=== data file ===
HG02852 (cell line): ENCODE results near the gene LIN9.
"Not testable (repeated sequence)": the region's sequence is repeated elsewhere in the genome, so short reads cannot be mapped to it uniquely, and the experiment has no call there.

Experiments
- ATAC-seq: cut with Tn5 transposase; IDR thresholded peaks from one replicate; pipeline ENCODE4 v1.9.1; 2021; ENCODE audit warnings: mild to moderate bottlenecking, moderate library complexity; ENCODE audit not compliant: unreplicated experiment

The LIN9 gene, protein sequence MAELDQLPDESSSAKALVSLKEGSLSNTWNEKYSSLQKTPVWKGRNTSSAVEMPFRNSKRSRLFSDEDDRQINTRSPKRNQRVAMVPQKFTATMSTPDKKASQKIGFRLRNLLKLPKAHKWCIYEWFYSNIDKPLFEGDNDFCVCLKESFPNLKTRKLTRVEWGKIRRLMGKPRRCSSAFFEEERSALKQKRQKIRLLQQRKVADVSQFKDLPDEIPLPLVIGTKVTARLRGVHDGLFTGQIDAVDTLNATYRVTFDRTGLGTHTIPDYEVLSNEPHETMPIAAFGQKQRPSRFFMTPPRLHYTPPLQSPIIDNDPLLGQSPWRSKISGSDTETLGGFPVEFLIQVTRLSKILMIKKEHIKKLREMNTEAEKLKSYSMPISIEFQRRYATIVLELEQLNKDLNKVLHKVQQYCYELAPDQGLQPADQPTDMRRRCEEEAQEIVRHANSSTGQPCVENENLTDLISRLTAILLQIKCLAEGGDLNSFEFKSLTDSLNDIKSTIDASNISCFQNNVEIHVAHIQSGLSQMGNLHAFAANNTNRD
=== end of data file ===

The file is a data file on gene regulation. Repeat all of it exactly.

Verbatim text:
HG02852 (cell line): ENCODE results near the gene LIN9.
"Not testable (repeated sequence)": the region's sequence is repeated elsewhere in the genome, so short reads cannot be mapped to it uniquely, and the experiment has no call there.

Experiments
- ATAC-seq: cut with Tn5 transposase; IDR thresholded peaks from one replicate; pipeline ENCODE4 v1.9.1; 2021; ENCODE audit warnings: mild to moderate bottlenecking, moderate library complexity; ENCODE audit not compliant: unreplicated experiment

The LIN9 gene, protein sequence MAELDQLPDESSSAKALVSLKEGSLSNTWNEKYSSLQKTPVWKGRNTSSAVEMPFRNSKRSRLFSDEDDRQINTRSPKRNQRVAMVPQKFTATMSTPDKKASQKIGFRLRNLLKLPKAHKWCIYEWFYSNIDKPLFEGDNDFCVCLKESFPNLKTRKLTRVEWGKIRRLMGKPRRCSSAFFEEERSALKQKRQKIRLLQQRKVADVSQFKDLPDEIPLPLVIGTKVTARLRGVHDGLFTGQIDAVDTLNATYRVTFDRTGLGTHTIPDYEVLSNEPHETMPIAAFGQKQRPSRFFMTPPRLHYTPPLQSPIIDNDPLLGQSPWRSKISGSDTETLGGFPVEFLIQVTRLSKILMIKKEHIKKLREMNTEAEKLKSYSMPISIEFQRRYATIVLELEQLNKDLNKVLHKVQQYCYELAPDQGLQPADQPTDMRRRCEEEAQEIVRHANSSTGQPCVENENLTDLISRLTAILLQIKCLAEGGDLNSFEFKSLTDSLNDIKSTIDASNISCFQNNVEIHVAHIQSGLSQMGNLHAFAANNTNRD